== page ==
You can also purchase engineered hardwood on an MDF (medium density fiberboard) or HDF (high-density fiberboard) base, which is the same core you would find on a laminate product. This option is generally the least expensive, but usually has the thinnest veneer layer, which means repairs and refinishing may be out of the question. (In general, you need at least a 2-millimeter layer of veneer or risk sanding through to the base).




Make sure you ask about the thickness of the veneer layer. If you choose a product that can’t be refinished, it is wise to purchase extra boxes in case replacements and/or repairs are necessary in the future and the product has been discontinued.


Where Can Engineered Hardwood Be Installed?

One of the biggest advantages of engineered hardwood vs. solid hardwood is the fact that most engineered products are floated or glued. This means you can install engineered product over concrete or particle board. In many cases, you can even float it over existing flooring such as sheet vinyl or VCT (vinyl composition tiles) in older homes which may have asbestos. This will encapsulate old flooring in homes that may otherwise require abatement.


Engineered hardwood handles moisture better than solid hardwood, and you can install it in below-grade areas like basements. Still, keep in mind that this is a wood product. It will be ruined if exposed to too much moisture, so it’s important that any spills be promptly addressed.


If you like the wide plank look, you’re much more likely to find this in an engineered hardwood, in part due to the fact it’s more dimensionally stable than solid hardwood, but also because of the price. (Since you’re only using a thin veneer of wood, it’s generally less expensive to get this look in an engineered product than a solid one).


Something many people don’t consider about Engineered hardwood is floor height. Solid hardwood is almost always ¾ of an inch thick. Engineered hardwoods vary in thickness but are usually between ⅜ of an inch and a half-inch thick. This is an important factor if you’re removing carpet. By the time you factor in the thickness of carpet plus padding, it’s usually closer to the thickness of solid hardwood. This means there could potentially be a gap underneath your moldings and door jambs if you replace carpet with engineered hardwood because your new floors will not be as thick as your old ones. Some people have no problem with this, but if it bothers you, it can be remedied by replacing your moldings, adding a piece to the end to extend them, or elevating your floor with an extra layer of plywood before you install the floor. All of these options will, of course, increase the cost of your project and need to be factored into your decision.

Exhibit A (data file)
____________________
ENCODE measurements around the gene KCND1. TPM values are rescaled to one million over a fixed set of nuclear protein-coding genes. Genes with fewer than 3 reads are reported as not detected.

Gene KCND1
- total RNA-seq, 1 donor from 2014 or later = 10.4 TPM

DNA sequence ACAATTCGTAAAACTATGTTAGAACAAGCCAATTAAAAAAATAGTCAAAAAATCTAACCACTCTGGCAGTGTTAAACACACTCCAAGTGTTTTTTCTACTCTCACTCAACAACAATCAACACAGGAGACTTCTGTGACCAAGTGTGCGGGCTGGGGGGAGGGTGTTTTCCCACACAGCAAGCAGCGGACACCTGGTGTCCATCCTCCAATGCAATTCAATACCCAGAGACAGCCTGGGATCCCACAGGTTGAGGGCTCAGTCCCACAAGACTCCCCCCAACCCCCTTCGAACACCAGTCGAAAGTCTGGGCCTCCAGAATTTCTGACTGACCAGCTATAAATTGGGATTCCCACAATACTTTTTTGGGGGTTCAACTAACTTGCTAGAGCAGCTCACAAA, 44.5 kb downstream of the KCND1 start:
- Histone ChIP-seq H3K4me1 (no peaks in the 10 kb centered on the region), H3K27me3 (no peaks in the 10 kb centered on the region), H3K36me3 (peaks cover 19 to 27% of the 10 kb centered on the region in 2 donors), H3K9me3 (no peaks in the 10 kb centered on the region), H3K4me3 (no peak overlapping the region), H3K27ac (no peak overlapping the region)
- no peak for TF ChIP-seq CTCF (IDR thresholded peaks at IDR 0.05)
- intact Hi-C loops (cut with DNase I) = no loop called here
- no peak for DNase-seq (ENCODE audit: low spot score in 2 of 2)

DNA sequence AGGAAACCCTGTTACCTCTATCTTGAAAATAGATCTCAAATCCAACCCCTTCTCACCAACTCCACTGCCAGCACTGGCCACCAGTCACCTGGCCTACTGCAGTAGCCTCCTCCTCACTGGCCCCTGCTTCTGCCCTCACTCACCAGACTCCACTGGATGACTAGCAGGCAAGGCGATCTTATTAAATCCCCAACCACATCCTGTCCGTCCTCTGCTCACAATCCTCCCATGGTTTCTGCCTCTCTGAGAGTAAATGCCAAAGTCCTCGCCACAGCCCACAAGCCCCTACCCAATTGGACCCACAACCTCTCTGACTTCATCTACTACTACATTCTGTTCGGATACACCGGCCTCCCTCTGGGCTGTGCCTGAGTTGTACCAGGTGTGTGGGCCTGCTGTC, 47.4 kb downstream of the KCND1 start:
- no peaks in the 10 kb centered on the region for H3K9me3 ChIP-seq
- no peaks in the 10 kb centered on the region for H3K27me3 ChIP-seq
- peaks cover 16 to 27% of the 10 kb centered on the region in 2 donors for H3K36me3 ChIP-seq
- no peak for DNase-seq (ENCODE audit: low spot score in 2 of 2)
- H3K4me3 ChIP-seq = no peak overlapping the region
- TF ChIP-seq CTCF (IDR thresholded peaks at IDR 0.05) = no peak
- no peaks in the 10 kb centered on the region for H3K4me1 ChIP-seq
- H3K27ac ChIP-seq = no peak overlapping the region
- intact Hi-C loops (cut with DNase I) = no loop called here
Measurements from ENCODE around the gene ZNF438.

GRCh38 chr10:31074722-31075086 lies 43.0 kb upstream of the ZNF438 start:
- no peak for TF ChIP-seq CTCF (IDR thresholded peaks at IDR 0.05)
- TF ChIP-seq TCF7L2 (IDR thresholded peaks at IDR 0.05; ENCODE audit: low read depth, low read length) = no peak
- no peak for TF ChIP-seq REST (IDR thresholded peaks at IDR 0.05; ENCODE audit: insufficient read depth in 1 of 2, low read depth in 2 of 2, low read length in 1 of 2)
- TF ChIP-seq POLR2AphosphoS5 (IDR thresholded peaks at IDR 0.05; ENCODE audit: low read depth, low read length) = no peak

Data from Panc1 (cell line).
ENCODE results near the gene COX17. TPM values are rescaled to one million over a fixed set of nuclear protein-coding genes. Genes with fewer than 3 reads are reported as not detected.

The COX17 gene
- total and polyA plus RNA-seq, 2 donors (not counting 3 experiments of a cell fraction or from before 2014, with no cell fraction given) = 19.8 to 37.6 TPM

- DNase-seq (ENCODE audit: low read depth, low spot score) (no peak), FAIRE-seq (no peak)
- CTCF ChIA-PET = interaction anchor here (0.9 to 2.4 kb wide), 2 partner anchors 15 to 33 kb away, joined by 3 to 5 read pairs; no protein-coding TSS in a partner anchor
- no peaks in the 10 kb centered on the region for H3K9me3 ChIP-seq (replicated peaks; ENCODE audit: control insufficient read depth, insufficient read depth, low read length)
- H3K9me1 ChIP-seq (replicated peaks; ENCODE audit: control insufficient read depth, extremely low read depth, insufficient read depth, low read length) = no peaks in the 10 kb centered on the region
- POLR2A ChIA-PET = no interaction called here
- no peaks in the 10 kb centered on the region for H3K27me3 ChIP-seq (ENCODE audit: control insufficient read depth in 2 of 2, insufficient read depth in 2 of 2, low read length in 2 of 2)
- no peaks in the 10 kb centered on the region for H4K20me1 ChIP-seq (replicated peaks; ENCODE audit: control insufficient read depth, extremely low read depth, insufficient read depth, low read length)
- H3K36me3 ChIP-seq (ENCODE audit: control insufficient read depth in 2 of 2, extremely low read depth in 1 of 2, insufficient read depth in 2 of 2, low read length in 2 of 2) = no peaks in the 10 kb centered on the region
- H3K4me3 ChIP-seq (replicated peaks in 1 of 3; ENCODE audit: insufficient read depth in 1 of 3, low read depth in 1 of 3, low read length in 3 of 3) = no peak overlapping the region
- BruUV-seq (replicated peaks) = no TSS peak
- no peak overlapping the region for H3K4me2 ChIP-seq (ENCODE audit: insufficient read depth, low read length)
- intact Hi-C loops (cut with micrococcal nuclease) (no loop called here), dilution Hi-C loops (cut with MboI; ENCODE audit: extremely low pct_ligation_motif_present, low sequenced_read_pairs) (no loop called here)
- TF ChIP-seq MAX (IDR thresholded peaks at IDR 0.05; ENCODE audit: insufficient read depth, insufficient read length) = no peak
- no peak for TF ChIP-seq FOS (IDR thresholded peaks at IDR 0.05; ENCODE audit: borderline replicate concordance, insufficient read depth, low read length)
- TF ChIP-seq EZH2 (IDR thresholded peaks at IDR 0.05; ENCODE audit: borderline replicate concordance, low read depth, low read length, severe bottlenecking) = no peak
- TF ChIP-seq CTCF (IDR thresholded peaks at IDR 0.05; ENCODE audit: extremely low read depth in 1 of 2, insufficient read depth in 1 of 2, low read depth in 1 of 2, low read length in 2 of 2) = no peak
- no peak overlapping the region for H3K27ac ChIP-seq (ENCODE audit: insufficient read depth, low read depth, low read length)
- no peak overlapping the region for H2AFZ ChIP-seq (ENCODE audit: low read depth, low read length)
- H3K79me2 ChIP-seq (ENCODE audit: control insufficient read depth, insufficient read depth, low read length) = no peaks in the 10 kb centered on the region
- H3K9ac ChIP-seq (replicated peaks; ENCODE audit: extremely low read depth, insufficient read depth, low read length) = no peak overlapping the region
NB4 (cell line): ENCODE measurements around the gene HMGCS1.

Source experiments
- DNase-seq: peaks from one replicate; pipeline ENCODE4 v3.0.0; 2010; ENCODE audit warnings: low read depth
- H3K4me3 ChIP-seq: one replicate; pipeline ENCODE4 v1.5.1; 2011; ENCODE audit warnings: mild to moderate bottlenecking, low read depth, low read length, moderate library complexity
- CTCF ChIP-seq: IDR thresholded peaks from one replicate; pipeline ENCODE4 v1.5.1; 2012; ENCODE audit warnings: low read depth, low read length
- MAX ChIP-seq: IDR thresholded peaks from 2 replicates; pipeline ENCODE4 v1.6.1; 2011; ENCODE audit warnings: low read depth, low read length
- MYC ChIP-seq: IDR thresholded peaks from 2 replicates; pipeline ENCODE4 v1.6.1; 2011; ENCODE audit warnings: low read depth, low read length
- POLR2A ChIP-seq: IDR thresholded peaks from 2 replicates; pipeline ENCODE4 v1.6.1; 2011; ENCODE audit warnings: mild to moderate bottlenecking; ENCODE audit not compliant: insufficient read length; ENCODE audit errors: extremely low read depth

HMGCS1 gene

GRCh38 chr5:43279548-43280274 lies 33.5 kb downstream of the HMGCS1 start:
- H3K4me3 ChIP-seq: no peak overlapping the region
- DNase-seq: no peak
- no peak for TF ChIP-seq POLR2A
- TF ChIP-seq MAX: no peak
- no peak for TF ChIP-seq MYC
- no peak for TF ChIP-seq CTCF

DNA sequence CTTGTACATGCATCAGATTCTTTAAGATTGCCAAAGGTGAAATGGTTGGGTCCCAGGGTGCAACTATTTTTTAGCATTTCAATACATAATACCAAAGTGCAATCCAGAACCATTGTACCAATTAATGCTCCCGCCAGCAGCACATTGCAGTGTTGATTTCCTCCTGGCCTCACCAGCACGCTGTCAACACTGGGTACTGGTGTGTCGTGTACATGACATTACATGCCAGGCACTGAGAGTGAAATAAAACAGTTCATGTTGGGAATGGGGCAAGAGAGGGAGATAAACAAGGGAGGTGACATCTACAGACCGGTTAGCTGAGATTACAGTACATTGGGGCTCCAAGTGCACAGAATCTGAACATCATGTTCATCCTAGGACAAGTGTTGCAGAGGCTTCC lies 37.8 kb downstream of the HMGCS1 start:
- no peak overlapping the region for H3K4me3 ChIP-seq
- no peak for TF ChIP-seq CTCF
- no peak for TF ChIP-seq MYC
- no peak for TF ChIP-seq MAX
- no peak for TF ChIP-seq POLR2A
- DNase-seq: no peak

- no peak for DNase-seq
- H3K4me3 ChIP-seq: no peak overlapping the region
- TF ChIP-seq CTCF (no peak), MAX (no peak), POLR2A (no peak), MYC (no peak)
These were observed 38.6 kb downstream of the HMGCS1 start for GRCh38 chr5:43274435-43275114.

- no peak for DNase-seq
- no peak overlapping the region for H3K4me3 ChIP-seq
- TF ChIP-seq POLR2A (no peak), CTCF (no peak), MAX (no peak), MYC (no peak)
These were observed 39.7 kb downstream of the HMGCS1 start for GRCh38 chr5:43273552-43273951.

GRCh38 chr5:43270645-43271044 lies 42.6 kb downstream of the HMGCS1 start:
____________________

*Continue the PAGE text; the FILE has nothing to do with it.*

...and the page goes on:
What is the Advantage of Engineered Hardwood vs. Solid Hardwood?

The main advantage of engineered hardwood versus engineered hardwood is the flexibility to install it in a wider variety of situations, over a wider variety of subfloors and in below grade areas.




In the end, choosing whether to install solid hardwood vs. engineered hardwood depends on a variety of factors unique to your own house, as each product has advantages. Whatever you decide, hardwood floors are a beautiful, lasting investment in your home and you’ll be sure to enjoy them for years to come!


Images used with permission, courtesy of Tamara Gane

Next: Refinishing Your Hardwood Floor: Everything You Need to Know